John Mackey's Blog

February 9, 2015

How I Spent My Teen Years

Whenever I do a Q&A with a band, inevitably somebody asks me:

“What instrument do you play?”

When I answer, “none,” there’s skepticism, and then the logical follow-up question, “how did you get into writing music if you never played an instrument?”

The answer is that I have always used a computer – from the time I was really young.  My grandfather was an amateur musician who played clarinet, oboe, and flute in community orchestras – and in the Army years before that – and who, as a career, owned a music store and repaired instruments.  One afternoon, when I was about 11 years old, he showed me how to write music using a music program on his Apple IIe – a program called Music Construction Set. You’d grab rhythmic values from the bottom of the screen, drag them to the piano staff using a joystick (yes, a single-button, Atari 2600-style joystick), and then press “FIRE” on the piano icon, and your music would play.  Here’s one of the original demos from that software:

I had nothing to do with that demo, so don’t blame me for that weird, lame ending.

My dad got me a Commodore 64 for my birthday that year, and I got my own copy of Music Construction Set for Christmas, and started writing music. I mean, “music.” It was surely awful, and none of that earliest stuff survives.  The software was incredibly limited, as you can see from the above example. You couldn’t change sounds, tempo, or – worst of all – time signatures! I’m still trying to right that wrong with pieces like “Wine-Dark Sea.”

Before long, I got a new program called SidPlayer.  This program allowed much more control over the three voice sound chip in the computer. (Yes, I was limited to only three notes at a time.) I could change meters, tempo, and sounds. I could approximate articulations or vibrato. I could “fake” a crescendo by programming a slow attack value for a note. As an 11-12 year old, it felt like I could do just about anything.  The editor looked like this:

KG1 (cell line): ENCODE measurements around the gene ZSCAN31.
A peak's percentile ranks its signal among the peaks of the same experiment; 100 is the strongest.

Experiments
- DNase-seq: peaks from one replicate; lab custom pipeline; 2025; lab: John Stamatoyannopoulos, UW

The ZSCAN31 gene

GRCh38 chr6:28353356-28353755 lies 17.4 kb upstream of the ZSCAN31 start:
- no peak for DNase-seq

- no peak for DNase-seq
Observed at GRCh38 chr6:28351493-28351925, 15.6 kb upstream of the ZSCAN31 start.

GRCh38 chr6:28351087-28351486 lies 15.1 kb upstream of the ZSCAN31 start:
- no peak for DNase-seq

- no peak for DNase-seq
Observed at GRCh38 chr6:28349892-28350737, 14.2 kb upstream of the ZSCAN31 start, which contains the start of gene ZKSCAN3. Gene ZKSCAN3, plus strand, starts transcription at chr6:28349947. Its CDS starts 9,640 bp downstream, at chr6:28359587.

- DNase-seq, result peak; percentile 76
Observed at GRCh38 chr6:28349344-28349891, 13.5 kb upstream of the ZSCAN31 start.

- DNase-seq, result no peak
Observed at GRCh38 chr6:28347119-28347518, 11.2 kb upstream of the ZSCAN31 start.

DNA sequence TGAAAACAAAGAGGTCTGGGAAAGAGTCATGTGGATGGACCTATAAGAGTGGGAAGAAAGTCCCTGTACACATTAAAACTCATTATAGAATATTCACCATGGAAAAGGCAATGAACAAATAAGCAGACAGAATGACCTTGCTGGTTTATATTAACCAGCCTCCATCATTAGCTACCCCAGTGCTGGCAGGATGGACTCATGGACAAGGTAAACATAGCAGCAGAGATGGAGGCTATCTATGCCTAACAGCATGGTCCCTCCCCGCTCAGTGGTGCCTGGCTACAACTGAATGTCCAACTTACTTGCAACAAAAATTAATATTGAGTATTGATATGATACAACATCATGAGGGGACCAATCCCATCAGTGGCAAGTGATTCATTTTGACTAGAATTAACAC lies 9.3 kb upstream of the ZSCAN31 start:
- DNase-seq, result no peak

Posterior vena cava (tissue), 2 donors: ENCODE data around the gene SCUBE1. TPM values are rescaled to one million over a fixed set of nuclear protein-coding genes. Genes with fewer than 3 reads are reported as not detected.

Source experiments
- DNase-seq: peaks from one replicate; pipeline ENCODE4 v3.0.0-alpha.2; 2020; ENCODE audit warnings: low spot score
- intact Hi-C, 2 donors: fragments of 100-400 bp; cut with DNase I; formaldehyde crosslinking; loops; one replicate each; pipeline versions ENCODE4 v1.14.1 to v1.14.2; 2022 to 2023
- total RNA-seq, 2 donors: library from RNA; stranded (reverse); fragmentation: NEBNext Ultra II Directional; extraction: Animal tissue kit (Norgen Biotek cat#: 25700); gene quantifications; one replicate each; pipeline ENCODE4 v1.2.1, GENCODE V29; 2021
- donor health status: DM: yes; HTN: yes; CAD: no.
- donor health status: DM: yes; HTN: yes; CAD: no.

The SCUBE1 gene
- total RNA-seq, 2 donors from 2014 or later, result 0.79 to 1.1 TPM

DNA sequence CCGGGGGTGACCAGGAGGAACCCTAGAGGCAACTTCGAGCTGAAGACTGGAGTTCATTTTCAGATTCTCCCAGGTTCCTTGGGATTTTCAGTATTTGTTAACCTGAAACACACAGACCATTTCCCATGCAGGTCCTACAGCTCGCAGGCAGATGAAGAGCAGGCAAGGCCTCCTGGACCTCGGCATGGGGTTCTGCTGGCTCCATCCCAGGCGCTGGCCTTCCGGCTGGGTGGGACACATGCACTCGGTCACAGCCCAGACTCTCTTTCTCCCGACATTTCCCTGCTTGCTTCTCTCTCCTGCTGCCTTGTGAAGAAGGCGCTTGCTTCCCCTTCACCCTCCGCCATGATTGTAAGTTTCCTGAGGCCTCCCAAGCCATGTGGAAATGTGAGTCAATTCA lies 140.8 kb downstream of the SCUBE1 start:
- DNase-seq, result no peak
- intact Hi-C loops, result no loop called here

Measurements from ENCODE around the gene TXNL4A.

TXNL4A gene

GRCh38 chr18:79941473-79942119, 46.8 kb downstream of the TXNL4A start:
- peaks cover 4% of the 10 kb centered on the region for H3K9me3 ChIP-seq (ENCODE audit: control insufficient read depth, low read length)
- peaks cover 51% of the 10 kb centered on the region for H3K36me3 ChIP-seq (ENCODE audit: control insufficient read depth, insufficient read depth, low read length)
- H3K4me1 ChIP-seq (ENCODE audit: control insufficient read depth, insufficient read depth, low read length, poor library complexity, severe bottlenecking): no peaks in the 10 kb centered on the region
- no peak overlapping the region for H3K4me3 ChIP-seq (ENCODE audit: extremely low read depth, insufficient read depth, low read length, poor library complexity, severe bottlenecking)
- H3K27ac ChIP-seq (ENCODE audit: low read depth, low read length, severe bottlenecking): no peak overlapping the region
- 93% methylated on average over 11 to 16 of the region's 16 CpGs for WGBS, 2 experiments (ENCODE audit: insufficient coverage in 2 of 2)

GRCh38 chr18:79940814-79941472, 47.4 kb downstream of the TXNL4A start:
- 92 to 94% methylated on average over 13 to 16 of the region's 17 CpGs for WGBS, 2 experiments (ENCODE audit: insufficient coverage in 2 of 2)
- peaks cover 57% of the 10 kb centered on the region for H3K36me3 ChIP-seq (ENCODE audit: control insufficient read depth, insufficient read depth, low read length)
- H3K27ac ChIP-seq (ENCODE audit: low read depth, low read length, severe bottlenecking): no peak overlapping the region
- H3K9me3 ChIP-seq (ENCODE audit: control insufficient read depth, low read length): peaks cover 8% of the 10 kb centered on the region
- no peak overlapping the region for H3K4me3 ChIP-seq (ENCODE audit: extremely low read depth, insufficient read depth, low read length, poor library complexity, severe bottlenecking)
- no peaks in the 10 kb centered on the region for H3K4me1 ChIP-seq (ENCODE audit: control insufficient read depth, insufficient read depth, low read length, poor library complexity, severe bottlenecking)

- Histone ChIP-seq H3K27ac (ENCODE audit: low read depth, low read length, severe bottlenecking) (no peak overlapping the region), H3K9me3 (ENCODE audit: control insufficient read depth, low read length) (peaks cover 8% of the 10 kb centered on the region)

Mostly, at that age, I didn’t write my own music – but I did write some.  Here’s my earliest piece.  There was apparently something before this – I indicated this was “opus 2!” – but in my memory, this was really the first piece. (Maybe “opus 1” was everything I wrote in my early pre-12 years?) I wrote this for my grandfather (intending him to play the clarinet part). The movie “Amadeus” had just come out, and I was obsessed with it, so I wrote a “Lacrimosa.” I seemed to think it was in Bb minor because the key signature had 5 flats, but it’s in Eb dorian. Go easy on me – I was 12 (and no Mozart). Also, I have no idea why I didn’t try to make the “clarinet” sound like a clarinet.

It went on a little from there, but you get the idea, and there’s no need to make you suffer through more of a 12-year-old’s idea of angst.

Here’s a piece I wrote in 8th grade, when I was 13 years old.  I still kind of like it – especially for being by a 13-year-old dork.  Abby thinks I should use take this tune I wrote in middle school, transform it, and use it as the tune for a middle school piece I’m about to write. I think I just may do that. I kind of love the idea of a piece for middle school kids using material written by the composer when they were actually in middle school.

When I wasn’t writing my own music (or “music”), I went to the library and checked scores out, took them home, and painstakingly programmed that music into the software – again, using a joystick.  In SidPlayer, you’d edit one voice at a time – you couldn’t see the other voices while editing a voice. That’s probably why I write so many ostinatos now (and why my publishing company is Osti Music) – because it was easier to keep a repeated figure in my head while I wrote a new layer on top of that layer (being unable to actually hear the first layer while writing the second).  I mean, you hear nothing but loops in that above piece.

So I’d select a voice, slide the joystick up or down a piano staff until you got to the pitch I wanted, move the joystick left or right to select the rhythm, then press FIRE and the note would be entered.  Repeat. Repeat. Repeat.  Imagine doing this for a three-part Bach fugue, and it’s not so bad: